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Privacy and test data management: Why discovery is now a requirement

Eric Popiel Cybersecurity Evangelist, CyberRes

Data privacy regulations, including the General Data Protection Regulation (GDPR) and the California Consumer Privacy Act (CCPA), have refocused attention on test data management (TDM). These laws have put pressure on organizations to ensure that all personal and sensitive content has been identified and removed from test data. 

Traditionally, TDM was about creating a relationally intact, reliable subset of production data, or data very similar to it, that application and systems developers could use for different test use cases. The primary reason people would do this was to reduce the size of the production dataset in order to save on storage and improve performance.

Content in test data that was considered personal and sensitive would typically be masked or removed without affecting properties that would degrade the quality of the tests. However, because there was no real oversight over this process, it was not unusual to have multiple copies of production data pervade the test process. My team came across a client that had 22 copies of production data for just one application. 

Historically, these projects were very tactical and of low importance on the IT project list—and typically were run entirely within IT between database administrators and the testing/quality assurance functions without any oversight from regulatory bodies or auditors. 

The new privacy laws demand a modern approach to TDM. Here's why—and how to get started shifting your efforts.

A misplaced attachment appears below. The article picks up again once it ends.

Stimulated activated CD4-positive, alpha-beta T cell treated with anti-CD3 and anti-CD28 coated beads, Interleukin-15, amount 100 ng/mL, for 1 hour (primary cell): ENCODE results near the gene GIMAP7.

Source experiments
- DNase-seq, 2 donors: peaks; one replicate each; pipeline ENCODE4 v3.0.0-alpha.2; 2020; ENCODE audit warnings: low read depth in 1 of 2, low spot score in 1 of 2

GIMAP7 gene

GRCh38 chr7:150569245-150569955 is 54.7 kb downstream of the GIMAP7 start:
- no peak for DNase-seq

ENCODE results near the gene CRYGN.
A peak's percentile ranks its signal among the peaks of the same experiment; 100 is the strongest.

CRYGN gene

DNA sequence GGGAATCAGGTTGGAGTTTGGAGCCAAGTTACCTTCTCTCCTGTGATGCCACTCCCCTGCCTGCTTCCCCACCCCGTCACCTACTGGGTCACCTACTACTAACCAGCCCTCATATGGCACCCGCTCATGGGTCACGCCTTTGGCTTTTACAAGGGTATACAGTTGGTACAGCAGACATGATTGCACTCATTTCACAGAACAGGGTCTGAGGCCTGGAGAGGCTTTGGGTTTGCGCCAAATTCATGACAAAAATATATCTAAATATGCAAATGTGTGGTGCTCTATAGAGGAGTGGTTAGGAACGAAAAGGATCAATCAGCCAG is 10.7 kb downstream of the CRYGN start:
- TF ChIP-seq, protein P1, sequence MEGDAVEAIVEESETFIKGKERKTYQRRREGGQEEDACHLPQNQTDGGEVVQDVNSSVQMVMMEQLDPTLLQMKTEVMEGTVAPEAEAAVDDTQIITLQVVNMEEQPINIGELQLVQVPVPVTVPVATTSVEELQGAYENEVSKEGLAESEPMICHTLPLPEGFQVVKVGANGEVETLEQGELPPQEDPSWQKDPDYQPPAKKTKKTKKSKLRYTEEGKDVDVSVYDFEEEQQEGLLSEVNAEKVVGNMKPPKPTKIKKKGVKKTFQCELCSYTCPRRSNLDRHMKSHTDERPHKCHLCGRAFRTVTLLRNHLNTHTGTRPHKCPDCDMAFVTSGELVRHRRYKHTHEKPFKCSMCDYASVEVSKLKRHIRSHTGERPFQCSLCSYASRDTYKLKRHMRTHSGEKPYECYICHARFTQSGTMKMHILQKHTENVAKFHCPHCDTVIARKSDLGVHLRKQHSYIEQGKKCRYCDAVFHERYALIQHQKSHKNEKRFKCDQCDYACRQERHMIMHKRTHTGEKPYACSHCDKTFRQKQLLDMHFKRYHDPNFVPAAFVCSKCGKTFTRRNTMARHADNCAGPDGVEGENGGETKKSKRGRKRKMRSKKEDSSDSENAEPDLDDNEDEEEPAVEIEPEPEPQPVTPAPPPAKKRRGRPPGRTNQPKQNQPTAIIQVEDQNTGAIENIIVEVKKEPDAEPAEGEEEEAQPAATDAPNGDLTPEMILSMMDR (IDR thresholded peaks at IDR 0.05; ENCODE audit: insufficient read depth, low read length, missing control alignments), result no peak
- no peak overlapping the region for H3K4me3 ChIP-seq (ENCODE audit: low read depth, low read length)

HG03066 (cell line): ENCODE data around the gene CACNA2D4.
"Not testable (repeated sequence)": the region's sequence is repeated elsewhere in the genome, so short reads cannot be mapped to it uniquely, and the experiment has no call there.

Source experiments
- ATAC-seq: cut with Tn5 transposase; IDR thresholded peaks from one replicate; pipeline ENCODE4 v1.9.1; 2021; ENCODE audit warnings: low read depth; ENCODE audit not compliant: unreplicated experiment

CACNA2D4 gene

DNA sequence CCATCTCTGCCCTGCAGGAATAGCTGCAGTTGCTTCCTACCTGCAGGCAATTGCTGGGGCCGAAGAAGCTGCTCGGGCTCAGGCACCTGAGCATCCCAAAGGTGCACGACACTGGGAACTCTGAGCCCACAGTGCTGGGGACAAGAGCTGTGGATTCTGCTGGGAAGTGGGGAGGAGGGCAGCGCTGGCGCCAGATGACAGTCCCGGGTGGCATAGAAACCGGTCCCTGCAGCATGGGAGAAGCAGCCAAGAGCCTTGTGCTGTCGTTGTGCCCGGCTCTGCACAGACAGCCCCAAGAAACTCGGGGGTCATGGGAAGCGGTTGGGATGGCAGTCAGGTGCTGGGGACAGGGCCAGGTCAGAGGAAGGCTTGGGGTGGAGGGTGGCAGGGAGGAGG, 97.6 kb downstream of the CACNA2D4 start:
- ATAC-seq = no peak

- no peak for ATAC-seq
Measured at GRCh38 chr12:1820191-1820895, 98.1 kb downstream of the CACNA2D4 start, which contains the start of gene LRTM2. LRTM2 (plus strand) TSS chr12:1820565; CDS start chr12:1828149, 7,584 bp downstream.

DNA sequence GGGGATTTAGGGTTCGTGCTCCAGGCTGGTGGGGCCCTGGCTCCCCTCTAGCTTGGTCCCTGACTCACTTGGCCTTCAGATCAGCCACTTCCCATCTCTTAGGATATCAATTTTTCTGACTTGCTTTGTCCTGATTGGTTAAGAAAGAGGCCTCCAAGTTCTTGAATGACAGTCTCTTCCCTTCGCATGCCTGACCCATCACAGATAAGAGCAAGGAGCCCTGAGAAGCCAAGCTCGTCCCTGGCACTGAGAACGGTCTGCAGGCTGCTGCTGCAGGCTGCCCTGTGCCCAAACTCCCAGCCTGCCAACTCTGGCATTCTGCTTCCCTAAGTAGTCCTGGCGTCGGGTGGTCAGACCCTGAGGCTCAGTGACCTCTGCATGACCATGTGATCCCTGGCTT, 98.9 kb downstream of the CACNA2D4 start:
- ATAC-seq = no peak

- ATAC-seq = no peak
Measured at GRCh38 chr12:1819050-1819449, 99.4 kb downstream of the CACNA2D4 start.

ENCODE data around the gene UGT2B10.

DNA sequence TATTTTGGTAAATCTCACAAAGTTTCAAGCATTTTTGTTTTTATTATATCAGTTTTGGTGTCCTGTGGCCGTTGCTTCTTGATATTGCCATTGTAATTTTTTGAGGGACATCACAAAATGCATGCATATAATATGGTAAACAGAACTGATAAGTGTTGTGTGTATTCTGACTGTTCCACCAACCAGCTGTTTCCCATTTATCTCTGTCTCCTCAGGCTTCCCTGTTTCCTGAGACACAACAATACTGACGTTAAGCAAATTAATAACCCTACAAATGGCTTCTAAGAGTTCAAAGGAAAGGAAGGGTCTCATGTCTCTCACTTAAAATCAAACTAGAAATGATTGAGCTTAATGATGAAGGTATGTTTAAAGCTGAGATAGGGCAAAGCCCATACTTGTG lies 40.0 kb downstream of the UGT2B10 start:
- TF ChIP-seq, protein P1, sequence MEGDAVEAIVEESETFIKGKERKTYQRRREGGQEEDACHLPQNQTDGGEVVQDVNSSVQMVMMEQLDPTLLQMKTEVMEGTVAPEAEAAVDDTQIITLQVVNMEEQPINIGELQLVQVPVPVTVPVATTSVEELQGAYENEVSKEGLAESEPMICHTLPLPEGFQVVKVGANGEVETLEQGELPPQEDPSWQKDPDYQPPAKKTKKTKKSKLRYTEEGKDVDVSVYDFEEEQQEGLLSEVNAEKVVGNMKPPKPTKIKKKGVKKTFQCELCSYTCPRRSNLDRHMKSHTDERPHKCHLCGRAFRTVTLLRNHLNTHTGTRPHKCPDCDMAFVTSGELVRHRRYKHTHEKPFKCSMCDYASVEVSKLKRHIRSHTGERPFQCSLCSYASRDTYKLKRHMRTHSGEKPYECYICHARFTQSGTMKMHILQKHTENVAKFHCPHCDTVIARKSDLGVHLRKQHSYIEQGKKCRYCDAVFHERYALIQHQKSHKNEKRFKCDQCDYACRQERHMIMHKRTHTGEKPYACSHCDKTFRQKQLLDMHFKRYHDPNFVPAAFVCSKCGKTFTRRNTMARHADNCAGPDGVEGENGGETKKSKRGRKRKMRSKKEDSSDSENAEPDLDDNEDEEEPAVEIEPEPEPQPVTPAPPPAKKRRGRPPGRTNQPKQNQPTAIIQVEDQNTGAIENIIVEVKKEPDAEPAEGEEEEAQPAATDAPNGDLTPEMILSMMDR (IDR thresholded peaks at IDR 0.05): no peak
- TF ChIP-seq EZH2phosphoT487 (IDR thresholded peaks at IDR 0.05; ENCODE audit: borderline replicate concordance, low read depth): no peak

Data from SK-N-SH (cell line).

Challenges with creating the right dataset

In addition to a perceived low value around investing in TDM, there were several other challenges. This first: the need to create a realistic dataset representing actual production data and exhibiting the same level of data integrity. The last thing you want your development and testing communities debugging is good code that fails due to poor data quality.

Also, under the previous constraint, how do you create a realistic “right-size” dataset? Further, since these are test databases, what about the creation and refresh rates required as the speed of the development and release cycles continues to dramatically increase year over year as more companies adopt agile DevOps processes? Given the low value of investment in these “non-strategic” projects through the years, many processes are very manual, are difficult to repeat, and lack automation.

Therefore, it is also not unusual to hear of production database copies, perhaps containing personal and sensitive data, being cloned and used as a testing database. Even in the case where the “critical” production systems had some protection, many of the systems, marketing for example, were largely ignored.

Why data discovery is key

Modern test data management is about discovering and protecting personal and sensitive content, so that you are compliant with regulatory mandates. It's about making sure you have analyzed every database and every dataset for personal and sensitive content.

The only way to do that is through data discovery. Once you have done that discovery, you need an automated process for identifying and protecting personal and sensitive content using a predefined set of rules that would act on the content and protect it based on what kind of classification it falls under.  

At the end of the day, the goal is to have a fully protected dataset that does not contain any personal or sensitive content. With TDM these days, the storage perspective is not as important as it once was. Discovery and protection of personal and sensitive data is the biggest piece.

Old challenges join the new